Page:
Temporomandibular joint disorder in noida (TMJD or TMD), or TMJ syndrome, is an umbrella term covering acute or chronic inflammation of the temporomandibular joint, which connects the mandible to the skull. The disorder and resultant dysfunction can result in significant pain and impairment. Because the disorder transcends the boundaries between several health-care disciplines - in particular, dentistry and neurology - there are a variety of treatment approaches.
The temporomandibular joint is susceptible to many of the conditions that affect other joints in the body, including ankylosis, arthritis, trauma, dislocations, developmental anomalies, and neoplasia.
An older name for the condition is "Costen's syndrome", after James B. Costen, who partially characterized it in 1934
Signs and symptoms of temporomandibular joint disorder vary in their presentation and can be very complex, but are often simple. On average the symptoms will involve more than one of the numerous TMJ components: muscles, nerves, tendons, ligaments, bones, connective tissue, and the teeth. Ear pain associated with the swelling of proximal tissue is a symptom of temporomandibular joint disorder.
Symptoms associated with TMJ disorders may be:
- Biting or chewing difficulty or discomfort
- Clicking, popping, or grating sound when opening or closing the mouth
- Dull, aching pain in the face
- Earache (particularly in the morning)
- Headache (particularly in the morning)
- Hearing loss
- Jaw pain or tenderness of the jaw
- Reduced ability to open or close the mouth
- Neck and shoulder pain
- Dizziness Contents
Unlike a typical finger or vertebral junctions, each TMJ actually has two joints, which allows it to rotate and to translate (slide). With use, it is common to see wear of both the bone and cartilage components of the joint. Clicking is common, as are popping and deviations in the movements of the joint. Pain is the most conventional signifier of TMD.
The surfaces in contact with one another (bone and cartilage) do not have any receptors to transmit the feeling of pain. The pain therefore originates from one of the surrounding soft tissues, or from the trigeminal nerve itself, which runs through the joint area. When receptors from one of these areas are triggered, the pain can cause a reflex to limit the mandible's movement. Furthermore, inflammation of the joints or damage to the trigeminal nerve can cause constant pain, even without movement of the jaw.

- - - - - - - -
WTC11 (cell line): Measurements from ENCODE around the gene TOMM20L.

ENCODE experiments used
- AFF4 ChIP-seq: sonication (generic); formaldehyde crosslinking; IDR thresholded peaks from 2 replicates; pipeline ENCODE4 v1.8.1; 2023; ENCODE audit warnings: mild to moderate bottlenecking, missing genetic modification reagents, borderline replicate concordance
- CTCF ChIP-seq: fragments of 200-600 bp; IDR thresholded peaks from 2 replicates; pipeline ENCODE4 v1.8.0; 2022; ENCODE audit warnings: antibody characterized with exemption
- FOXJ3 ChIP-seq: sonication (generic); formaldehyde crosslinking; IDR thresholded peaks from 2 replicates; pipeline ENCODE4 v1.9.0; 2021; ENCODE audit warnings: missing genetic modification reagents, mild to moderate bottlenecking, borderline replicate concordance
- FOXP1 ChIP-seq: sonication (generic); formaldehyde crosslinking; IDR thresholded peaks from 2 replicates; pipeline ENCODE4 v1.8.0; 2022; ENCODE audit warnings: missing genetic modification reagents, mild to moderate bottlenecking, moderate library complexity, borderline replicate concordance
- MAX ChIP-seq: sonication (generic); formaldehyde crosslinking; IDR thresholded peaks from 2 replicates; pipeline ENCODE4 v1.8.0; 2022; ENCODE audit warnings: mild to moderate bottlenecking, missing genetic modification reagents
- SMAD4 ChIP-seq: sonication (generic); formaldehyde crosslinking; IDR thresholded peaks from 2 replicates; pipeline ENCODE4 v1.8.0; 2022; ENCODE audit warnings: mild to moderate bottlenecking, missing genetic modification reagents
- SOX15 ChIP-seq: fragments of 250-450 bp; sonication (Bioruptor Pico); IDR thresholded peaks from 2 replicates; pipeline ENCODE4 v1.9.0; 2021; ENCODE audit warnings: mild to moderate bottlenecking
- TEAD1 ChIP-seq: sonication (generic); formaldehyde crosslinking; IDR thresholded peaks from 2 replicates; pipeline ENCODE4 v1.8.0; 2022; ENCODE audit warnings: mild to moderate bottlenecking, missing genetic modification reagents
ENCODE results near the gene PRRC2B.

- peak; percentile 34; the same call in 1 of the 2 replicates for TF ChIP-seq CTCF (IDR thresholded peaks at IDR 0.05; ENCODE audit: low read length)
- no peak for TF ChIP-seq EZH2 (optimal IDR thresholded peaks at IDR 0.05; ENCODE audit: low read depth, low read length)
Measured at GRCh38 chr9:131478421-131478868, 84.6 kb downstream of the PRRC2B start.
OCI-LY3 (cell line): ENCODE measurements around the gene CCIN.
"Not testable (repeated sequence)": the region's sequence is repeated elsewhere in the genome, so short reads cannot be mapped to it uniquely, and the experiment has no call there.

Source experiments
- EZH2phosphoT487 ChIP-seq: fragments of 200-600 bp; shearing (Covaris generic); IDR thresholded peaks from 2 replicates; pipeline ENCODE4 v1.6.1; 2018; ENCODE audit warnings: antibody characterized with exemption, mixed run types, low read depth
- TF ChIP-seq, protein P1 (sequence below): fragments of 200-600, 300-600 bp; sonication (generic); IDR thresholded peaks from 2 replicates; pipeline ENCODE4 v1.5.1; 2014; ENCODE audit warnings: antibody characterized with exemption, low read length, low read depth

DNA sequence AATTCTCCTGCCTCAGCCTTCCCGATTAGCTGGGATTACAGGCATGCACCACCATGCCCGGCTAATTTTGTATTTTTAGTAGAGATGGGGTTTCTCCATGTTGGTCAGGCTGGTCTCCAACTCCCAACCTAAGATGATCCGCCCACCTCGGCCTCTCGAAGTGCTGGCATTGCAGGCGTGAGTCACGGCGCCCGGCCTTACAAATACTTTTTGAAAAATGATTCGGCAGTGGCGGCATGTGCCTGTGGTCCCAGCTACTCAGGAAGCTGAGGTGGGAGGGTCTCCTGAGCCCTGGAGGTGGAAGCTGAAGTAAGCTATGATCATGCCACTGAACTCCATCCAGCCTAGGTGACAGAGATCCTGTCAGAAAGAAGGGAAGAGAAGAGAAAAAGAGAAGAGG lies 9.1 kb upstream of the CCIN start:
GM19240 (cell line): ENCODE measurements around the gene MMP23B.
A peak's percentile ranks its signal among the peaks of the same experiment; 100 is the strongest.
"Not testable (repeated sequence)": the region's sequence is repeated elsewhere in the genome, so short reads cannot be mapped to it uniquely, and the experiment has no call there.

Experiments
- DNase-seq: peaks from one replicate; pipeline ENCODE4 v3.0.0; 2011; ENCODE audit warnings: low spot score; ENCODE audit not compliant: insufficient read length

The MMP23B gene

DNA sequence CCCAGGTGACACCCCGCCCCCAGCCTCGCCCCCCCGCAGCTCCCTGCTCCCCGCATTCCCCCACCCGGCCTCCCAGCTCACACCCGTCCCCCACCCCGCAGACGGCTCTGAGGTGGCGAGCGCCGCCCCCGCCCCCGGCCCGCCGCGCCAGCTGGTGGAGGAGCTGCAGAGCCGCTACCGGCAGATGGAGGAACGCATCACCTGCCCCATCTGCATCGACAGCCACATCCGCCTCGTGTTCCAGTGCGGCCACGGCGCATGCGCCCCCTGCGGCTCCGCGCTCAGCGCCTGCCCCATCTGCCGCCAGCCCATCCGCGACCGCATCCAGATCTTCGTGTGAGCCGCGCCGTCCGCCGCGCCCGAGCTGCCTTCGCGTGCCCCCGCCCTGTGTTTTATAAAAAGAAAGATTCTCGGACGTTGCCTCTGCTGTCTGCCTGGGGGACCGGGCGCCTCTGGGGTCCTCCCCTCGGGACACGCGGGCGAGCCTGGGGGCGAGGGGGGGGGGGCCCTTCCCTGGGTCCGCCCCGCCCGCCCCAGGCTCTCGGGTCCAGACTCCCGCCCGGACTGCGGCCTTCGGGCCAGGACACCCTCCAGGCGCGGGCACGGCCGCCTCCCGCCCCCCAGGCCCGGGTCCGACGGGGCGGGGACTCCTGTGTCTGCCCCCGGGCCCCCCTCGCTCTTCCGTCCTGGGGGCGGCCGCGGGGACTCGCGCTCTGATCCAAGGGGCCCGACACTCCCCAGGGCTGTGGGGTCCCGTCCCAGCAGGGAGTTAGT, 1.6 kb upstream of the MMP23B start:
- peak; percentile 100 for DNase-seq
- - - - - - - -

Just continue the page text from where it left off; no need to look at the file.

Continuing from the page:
Due to the proximity of the ear to the temporomandibular joint, TMJ pain can often be confused with ear pain. The pain may be referred in around half of all patients and experienced as otalgia (earache). Conversely, TMD is an important possible cause of secondary otalgia. Treatment of TMD may then significantly reduce symptoms of otalgia and tinnitus, as well as atypical facial pain. Despite some of these findings, some researchers question whether TMD therapy can reduce symptoms in the ear, and there is currently an ongoing debate to settle the controversy.
The dysfunction involved is most often in regards to the relationship between the condyle of the mandible and the disc. The sounds produced by this dysfunction are usually described as a "click" or a "pop" when a single sound is heard and as "crepitation" or "crepitus" when there are multiple, rough sounds.
Disorders of the teeth can contribute to TMJ dysfunction. Impaired tooth mobility and tooth loss can be caused by destruction of the supporting bone and by heavy forces being placed on teeth. The movement of the teeth affects how they contact one another when the mouth closes, and the overall relationship between the teeth, muscles, and joints can be altered. Pulpitis, inflammation of the dental pulp, is another symptom that may result from excessive surface erosion. Maybe the most important factor is the way the teeth meet together: the equilibration of forces of mastication and therefore the displacements of the condyle. Many report TMJ dysfunction after having their wisdom teeth extracted.